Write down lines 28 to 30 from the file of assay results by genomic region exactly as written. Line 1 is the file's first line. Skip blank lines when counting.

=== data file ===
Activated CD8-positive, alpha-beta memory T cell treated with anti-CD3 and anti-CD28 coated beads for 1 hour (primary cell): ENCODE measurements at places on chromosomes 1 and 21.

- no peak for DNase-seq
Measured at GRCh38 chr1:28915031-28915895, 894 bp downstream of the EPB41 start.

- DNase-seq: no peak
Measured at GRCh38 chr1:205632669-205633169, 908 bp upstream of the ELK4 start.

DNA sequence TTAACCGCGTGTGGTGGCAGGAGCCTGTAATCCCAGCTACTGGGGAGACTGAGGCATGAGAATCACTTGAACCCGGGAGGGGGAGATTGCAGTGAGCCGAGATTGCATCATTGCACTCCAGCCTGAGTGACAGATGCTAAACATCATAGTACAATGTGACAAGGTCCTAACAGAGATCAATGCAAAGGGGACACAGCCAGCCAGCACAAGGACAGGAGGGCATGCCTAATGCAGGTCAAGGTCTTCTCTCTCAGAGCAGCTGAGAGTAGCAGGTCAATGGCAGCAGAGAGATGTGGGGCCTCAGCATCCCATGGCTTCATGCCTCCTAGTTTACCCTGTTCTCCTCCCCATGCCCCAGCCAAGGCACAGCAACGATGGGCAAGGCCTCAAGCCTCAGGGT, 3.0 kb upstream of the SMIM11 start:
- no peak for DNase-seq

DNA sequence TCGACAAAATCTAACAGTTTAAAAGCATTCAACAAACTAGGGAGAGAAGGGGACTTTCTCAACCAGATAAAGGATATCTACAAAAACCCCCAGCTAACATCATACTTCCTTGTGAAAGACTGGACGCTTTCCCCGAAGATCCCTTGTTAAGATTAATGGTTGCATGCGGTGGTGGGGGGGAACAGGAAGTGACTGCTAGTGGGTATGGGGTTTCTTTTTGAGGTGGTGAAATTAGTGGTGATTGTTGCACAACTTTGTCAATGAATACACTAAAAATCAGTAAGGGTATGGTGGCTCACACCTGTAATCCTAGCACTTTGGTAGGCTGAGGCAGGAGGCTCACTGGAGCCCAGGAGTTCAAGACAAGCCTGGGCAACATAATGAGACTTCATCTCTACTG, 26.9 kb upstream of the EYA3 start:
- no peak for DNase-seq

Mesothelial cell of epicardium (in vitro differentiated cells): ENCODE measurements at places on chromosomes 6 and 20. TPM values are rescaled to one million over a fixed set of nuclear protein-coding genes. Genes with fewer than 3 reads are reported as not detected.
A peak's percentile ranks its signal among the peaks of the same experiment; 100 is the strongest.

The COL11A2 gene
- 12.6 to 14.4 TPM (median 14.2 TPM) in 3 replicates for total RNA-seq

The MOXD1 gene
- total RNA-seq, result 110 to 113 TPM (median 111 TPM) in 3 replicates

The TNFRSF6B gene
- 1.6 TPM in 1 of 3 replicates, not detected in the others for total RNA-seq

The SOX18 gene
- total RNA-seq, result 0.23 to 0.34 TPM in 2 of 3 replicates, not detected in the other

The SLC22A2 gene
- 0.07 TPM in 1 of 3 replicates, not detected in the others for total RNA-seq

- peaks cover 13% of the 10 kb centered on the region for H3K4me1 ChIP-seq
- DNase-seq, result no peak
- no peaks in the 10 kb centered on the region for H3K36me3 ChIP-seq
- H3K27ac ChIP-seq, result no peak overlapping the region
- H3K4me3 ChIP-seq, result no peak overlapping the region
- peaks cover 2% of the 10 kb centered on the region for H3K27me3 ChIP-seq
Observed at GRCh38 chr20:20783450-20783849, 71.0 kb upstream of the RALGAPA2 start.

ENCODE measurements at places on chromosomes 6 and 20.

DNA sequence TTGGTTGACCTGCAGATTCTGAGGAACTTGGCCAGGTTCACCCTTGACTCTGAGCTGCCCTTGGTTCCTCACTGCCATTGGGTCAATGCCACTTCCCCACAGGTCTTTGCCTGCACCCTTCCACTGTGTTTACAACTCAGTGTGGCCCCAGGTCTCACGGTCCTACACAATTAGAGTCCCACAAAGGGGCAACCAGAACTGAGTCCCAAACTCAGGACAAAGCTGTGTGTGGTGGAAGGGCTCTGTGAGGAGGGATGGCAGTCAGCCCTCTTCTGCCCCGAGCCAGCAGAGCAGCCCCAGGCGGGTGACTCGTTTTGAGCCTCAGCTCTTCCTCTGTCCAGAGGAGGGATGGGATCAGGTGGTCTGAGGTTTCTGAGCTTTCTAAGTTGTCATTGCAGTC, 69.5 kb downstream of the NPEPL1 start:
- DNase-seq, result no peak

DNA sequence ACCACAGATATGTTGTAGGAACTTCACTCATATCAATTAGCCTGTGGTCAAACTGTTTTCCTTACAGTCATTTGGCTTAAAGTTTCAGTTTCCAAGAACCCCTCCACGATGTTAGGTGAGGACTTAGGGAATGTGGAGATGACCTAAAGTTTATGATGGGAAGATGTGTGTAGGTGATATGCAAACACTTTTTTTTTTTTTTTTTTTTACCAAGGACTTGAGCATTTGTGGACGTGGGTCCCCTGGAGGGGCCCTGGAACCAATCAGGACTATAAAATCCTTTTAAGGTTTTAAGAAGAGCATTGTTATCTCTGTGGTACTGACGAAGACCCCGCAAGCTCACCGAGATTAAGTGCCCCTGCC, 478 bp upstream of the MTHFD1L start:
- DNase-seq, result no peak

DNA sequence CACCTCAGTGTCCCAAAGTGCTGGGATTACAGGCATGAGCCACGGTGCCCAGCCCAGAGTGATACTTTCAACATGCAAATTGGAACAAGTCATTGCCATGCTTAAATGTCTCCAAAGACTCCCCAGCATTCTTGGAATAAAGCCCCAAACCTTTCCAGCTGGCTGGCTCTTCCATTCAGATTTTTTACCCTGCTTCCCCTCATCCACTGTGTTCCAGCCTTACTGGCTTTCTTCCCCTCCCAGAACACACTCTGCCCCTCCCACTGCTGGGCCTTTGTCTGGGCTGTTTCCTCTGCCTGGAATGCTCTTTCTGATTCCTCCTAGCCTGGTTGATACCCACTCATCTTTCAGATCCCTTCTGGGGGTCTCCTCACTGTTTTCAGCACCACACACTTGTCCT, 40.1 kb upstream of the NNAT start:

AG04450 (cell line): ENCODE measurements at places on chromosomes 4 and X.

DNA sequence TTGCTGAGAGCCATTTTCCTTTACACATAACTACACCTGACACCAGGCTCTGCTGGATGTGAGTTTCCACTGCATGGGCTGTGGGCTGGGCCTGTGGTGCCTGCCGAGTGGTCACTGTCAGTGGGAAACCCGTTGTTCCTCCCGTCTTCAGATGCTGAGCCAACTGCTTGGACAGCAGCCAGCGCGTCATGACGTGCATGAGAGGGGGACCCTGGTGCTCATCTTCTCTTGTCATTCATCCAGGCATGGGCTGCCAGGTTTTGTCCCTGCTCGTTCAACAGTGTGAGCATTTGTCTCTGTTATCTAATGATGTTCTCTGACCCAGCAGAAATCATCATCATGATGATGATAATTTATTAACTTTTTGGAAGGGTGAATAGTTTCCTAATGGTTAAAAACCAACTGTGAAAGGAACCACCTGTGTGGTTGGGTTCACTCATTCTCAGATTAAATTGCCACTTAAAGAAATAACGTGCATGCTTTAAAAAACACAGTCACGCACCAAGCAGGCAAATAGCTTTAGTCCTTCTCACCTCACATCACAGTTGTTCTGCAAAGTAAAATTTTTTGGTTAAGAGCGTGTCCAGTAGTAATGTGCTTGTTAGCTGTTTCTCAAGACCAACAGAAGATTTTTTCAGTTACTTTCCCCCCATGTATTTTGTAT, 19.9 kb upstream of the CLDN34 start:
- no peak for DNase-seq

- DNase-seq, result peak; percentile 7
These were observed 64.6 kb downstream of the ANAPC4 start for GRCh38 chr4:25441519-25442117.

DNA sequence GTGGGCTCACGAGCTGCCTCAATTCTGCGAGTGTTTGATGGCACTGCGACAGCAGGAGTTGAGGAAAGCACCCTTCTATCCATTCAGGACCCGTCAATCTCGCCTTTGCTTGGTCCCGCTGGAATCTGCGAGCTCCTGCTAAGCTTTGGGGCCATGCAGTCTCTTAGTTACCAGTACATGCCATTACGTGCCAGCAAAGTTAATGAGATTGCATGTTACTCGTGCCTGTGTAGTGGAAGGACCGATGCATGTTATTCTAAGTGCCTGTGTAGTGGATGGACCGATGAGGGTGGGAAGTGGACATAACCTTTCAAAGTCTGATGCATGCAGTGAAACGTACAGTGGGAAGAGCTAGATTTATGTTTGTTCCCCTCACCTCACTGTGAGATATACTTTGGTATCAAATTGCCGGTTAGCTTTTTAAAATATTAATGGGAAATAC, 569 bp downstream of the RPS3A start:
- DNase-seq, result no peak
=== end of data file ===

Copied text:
Observed at GRCh38 chr20:20783450-20783849, 71.0 kb upstream of the RALGAPA2 start.

ENCODE measurements at places on chromosomes 6 and 20.

DNA sequence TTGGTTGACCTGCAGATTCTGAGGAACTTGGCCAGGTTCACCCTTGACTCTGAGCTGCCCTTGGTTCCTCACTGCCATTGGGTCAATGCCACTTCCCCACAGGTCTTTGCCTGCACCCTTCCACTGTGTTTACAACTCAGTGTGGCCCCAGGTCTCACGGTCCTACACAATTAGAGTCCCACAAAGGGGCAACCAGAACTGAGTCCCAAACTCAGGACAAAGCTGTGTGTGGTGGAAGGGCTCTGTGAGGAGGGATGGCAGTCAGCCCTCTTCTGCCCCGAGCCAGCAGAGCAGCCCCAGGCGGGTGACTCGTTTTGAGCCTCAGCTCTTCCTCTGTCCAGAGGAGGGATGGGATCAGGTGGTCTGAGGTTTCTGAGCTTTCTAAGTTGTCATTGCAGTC, 69.5 kb downstream of the NPEPL1 start: